“They smile and laugh a lot.” says one teacher at Dana Gray School “When I see them, they always make me smile, too.” Norma Trejo and Joanna Wigginton are the Flockworks’ team for Art@Schools bringing art learning and encouragement to students and teachers for the past few years: during this year of the COVID Pandemic, their steady support has meant more than ever.
When COVID Stay-at-Home orders began last March, schools abruptly shifted to on-line classes and everyone, families, children, teachers and the District, struggled to make it work. While Flockworks' well-loved Art program was put on hold, Flockworks team began planning for Art support in the 2020-21 School year. “We knew that children and teachers would need more support than ever” observed Joanna Wigginton, “Art fosters resilience, lowers stress & anxiety, and brings a sense of hope and control. We knew we had to do everything we could!”.
A California Arts Council Grant for Artists in Schools Flockworks applied for in December, was approved in June and meant funding for Trejo’s part-time role. Wigginton, a retired educator and Flockworks program leader, was ready to volunteer to make it happen. She brings decades of teaching: public schools, HeadStart, private school and charter school and has a masters in child development and early childhood education. “Art is not optional” says Joanna and she has backed that up with time and expertise as well as helping find funding.
School Superintendent Rebecca Walker and Principal Richard Kale were in full support of “Art Integrated Learning”, despite all the unknowns for the year ahead. As the 2020-21 School year began with on-line classes, Flockworks delivered 800 Creative Art Learning Packs ensuring all children had all kinds of tools and materials for creative learning. Even Masks went into the Art pack, provided by the North Coast Opportunities’ COVID Mask Project; children’s assignment was to decorate masks and give them to household members. Every child, whatever the family circumstances, now had creative resources on hand for at-home learning plus down time, and for teachers, they could draw on creative resources for class curriculum.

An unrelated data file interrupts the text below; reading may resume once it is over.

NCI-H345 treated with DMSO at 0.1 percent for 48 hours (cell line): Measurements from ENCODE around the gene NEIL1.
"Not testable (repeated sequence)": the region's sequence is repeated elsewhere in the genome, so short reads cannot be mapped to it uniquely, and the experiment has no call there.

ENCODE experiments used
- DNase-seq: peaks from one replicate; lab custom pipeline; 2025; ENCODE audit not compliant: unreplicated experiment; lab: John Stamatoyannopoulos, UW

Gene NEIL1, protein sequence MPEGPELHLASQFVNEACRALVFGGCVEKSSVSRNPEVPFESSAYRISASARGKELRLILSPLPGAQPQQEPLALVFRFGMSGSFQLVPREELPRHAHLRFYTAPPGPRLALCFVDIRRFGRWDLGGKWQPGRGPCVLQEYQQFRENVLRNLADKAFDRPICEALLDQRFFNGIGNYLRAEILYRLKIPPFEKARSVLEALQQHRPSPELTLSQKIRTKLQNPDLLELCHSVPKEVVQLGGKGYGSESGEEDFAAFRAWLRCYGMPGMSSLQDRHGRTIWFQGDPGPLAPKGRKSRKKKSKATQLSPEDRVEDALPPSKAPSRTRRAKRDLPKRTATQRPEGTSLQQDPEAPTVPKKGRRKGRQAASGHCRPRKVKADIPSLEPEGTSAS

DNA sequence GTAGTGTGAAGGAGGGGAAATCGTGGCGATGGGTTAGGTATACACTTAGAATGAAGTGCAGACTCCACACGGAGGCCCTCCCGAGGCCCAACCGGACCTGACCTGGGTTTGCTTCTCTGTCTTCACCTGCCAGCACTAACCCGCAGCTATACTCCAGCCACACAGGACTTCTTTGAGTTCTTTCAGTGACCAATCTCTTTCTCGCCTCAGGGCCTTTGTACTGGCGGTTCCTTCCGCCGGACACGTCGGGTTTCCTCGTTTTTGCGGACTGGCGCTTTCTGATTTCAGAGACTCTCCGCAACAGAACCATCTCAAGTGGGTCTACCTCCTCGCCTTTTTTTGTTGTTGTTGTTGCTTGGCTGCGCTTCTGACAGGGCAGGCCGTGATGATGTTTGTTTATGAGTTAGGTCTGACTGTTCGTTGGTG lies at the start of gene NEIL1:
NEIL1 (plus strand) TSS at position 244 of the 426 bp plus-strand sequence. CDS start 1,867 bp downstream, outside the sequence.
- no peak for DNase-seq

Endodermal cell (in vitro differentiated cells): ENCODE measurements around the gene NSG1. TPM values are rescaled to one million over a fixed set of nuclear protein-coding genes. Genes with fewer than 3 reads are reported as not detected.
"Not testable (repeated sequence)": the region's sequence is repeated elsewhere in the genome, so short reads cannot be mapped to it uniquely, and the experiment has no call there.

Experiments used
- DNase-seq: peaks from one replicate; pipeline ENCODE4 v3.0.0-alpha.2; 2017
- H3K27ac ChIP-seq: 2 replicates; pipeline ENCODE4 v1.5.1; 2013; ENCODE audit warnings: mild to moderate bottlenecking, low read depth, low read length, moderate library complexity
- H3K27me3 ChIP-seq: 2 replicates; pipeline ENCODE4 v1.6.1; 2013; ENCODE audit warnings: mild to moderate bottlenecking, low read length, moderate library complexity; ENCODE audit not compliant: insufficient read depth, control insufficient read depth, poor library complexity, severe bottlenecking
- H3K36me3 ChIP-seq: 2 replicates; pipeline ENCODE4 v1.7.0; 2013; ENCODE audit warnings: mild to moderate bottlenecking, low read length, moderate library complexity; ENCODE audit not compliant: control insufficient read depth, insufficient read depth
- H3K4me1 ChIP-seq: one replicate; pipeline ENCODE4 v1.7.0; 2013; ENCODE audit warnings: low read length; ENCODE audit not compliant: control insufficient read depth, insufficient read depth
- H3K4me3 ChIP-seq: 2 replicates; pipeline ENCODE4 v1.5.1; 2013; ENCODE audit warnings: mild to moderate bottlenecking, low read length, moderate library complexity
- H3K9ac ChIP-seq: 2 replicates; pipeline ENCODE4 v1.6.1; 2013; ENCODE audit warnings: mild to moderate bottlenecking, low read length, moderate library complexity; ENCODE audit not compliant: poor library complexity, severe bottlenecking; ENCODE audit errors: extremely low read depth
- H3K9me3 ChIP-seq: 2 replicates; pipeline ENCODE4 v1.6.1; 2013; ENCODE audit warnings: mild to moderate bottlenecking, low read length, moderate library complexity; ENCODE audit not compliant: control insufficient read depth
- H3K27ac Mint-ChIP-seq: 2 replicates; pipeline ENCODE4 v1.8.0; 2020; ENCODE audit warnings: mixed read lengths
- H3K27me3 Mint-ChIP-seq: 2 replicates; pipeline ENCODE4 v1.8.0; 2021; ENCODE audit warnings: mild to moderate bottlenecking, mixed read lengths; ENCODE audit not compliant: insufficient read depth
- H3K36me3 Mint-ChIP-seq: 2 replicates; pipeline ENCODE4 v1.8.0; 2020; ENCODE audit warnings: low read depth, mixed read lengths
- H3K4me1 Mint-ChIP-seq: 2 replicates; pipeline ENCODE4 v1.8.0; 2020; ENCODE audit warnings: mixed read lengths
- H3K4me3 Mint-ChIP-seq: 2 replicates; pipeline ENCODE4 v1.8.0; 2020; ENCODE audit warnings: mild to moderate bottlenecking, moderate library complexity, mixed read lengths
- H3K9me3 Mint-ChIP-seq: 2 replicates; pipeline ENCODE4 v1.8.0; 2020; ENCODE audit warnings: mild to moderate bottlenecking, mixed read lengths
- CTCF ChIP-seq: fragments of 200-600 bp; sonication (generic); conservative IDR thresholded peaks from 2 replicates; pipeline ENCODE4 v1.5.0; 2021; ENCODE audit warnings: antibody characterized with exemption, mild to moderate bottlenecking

Over the year, Creative Art Learning Packs went out for families to pick up at the school, and teachers began bringing the team for art lessons into the virtual classroom. Shadow puppets, finger puppets, 3-D design, origami, creating with circles,drawing, making comic books, more watercolors, paper and so much more. The team continued finding ways to deliver such creative support to children and teachers and have been a steady, positive resource throughout the year.
Fifth Grade teacher Maiah Caito, summed up the impact she saw. “Flockworks has been a pivotal part of our academic program this year. Flockworks provided materials, lessons, and ideas that helped engage the students in the curriculum. They made sure that every child TK-5th had art tools and materials at home. We used colored pencils to color code place values in math, scissors to make the math games from the curriculum, and the watercolors to explore chemistry. They even made a special packet for our grade level where the students could explore engineering through building a balloon car. Comic books packets helped reluctant writers get started writing. Norma’s zoom Art lessons are very culturally inclusive and use a variety of mediums. The kids loved each lesson and it got them to turn on video, unmute and engage. Thank you so much Flockworks! “